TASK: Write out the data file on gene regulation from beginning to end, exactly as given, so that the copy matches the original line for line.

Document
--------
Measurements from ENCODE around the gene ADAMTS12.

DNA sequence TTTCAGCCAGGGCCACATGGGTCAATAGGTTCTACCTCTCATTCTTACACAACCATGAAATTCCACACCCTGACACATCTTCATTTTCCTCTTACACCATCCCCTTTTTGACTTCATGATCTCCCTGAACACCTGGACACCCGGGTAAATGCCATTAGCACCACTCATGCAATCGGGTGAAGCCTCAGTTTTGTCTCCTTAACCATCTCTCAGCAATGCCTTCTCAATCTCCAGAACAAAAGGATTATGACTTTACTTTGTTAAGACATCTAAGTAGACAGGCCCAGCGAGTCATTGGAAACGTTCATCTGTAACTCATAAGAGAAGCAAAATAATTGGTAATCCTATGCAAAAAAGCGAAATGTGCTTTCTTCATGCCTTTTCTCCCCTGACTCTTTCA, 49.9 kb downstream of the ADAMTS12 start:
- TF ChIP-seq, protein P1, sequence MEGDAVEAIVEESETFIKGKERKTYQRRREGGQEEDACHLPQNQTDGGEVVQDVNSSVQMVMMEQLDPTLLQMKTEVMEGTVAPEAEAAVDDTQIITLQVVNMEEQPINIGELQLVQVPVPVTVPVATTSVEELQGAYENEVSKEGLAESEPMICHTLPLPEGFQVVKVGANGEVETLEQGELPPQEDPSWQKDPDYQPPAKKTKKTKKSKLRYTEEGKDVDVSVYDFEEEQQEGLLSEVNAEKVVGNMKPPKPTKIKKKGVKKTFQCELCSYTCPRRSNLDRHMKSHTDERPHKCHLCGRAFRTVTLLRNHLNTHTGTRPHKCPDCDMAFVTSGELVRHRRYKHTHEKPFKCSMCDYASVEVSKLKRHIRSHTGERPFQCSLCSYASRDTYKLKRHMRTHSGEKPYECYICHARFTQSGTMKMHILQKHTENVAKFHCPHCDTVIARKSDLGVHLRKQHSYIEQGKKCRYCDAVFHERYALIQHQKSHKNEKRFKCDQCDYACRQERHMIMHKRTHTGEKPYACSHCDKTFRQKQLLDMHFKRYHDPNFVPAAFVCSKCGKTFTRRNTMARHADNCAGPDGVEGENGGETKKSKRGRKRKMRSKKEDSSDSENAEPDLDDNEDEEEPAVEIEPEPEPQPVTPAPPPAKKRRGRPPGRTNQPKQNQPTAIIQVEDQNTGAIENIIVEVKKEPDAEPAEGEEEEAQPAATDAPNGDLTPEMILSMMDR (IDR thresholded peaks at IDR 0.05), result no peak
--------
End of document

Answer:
Measurements from ENCODE around the gene ADAMTS12.

DNA sequence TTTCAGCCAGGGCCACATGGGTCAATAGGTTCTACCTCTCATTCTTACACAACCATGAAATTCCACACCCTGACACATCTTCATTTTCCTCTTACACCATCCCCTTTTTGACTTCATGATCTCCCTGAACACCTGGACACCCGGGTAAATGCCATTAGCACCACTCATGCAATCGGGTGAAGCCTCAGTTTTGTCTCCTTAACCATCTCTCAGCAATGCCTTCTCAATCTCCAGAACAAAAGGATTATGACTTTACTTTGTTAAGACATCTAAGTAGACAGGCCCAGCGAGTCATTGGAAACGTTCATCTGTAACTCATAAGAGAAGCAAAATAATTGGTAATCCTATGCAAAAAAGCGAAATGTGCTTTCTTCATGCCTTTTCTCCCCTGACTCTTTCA, 49.9 kb downstream of the ADAMTS12 start:
- TF ChIP-seq, protein P1, sequence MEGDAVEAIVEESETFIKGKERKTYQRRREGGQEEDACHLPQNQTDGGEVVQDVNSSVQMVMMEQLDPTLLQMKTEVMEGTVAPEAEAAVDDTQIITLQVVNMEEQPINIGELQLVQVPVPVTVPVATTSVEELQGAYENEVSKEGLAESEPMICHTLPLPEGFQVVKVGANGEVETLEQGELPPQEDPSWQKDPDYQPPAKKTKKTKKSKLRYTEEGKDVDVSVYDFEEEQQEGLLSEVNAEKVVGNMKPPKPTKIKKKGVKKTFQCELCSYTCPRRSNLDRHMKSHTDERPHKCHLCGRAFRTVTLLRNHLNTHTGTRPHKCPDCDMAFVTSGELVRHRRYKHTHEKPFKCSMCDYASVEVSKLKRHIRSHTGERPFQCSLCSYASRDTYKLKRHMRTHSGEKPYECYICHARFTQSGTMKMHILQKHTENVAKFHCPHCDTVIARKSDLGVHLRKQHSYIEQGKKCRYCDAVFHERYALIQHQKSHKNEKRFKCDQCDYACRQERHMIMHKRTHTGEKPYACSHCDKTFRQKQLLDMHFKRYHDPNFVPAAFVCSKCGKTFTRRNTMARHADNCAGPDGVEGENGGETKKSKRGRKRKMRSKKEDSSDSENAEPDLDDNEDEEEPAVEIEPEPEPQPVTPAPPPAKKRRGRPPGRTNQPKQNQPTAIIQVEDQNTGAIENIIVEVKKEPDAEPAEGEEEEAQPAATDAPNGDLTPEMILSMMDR (IDR thresholded peaks at IDR 0.05), result no peak